Illusions in Truth Seeking: The Perils of Interrogation and Torture in the War on Terror
While scholars continue to bring to the forefront of discussion important economic and geopolitical aspects of state crime committed in the American war on terror, the area of inquiry can also gain insights from the sociology of knowledge as it corresponds with the field of science studies. Accordingly, this analysis seeks to understand the epistemological foundation of torture by examining the assertion that “enhanced” interrogation is a valuable method of uncovering the truth because its techniques are believed to be scientifically based. Much like other attempts to solve crimes through the use of “science,” the effectiveness and reliability of torture as a means of truth seeking is illusory. The reemergence of brutal interrogation in the wake of September 11, 2001, as this critique demonstrates, is facilitated by several key developments: namely, the putative respectability of “scientific” discourse, a belief in the psychology of interrogation, claims of reversible injuries, and dishonest interpretations of law.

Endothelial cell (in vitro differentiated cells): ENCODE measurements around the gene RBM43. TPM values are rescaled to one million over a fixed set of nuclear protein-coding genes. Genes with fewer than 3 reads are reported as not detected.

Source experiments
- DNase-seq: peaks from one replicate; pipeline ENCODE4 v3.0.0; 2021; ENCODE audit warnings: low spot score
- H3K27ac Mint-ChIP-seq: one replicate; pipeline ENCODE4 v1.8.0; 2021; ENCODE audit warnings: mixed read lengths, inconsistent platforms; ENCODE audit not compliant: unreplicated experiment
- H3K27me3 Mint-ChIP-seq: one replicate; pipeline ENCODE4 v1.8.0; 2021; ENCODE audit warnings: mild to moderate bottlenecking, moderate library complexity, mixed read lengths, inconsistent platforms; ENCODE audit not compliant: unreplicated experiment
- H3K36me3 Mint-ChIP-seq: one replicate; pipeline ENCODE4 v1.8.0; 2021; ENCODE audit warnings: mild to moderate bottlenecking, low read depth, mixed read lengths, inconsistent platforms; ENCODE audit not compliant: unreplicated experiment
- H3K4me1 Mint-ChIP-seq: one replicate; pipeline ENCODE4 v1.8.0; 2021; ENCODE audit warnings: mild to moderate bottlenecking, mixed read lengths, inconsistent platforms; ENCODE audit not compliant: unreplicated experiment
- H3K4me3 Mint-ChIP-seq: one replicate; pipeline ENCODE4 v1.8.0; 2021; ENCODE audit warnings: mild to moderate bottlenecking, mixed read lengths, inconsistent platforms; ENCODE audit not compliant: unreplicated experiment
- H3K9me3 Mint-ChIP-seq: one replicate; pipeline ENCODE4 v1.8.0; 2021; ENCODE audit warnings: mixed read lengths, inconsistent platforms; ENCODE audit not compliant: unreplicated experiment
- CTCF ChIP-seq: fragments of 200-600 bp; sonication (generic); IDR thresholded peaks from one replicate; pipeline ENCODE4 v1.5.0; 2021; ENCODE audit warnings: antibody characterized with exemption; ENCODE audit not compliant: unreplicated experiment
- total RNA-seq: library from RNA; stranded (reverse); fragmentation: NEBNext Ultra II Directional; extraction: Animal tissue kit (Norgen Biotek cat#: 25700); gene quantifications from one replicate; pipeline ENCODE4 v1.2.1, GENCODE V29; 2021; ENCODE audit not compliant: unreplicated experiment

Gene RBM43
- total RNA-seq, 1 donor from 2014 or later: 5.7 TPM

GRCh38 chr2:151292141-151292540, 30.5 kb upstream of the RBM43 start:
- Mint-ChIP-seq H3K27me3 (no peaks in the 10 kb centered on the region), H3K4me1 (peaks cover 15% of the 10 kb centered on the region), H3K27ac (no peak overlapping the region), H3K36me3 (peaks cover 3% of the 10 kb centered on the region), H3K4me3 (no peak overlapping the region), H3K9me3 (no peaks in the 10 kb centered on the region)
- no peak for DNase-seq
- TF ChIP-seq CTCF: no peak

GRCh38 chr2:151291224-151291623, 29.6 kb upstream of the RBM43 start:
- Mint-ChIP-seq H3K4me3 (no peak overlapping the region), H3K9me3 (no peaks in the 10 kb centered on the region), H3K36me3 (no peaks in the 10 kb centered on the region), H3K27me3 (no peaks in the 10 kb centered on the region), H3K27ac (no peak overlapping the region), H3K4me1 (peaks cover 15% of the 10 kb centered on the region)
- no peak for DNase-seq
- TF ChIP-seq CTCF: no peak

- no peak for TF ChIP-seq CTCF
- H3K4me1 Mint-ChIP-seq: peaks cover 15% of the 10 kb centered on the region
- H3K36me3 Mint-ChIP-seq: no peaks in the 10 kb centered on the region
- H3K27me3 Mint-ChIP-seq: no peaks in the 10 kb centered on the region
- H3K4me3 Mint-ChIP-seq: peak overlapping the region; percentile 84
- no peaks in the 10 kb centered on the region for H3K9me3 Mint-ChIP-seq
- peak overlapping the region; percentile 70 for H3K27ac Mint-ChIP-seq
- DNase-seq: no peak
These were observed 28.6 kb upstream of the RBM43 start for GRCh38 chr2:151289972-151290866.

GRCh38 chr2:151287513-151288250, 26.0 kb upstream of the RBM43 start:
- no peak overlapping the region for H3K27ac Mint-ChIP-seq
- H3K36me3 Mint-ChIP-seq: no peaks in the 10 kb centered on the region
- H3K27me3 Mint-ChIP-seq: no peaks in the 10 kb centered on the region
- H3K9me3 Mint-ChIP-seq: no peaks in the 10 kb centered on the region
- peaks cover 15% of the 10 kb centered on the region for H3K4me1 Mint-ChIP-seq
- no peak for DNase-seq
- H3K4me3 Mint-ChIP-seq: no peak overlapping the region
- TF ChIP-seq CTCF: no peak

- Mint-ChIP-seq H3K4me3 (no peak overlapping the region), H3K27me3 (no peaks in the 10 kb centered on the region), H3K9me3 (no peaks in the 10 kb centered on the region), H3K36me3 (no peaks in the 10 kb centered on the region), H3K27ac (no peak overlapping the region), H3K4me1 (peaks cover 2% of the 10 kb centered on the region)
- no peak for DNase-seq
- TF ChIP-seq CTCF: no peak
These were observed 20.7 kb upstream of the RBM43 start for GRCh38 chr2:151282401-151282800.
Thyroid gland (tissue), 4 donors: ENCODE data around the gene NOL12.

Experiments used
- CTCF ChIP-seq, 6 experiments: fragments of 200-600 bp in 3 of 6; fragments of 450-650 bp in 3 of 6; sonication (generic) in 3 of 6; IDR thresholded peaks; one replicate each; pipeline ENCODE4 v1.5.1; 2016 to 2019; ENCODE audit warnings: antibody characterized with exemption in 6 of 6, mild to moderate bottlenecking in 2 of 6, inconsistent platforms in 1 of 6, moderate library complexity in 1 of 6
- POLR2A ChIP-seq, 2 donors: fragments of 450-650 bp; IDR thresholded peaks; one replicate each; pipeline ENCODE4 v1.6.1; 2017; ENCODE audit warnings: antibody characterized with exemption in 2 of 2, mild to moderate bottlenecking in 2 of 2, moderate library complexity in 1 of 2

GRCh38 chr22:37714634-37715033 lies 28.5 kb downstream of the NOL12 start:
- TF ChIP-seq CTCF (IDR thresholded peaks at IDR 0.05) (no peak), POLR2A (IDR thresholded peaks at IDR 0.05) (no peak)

torture, third degree
Citation: Social Justice Vol. 37, Nos. 2-3 (2010-11): 123-148.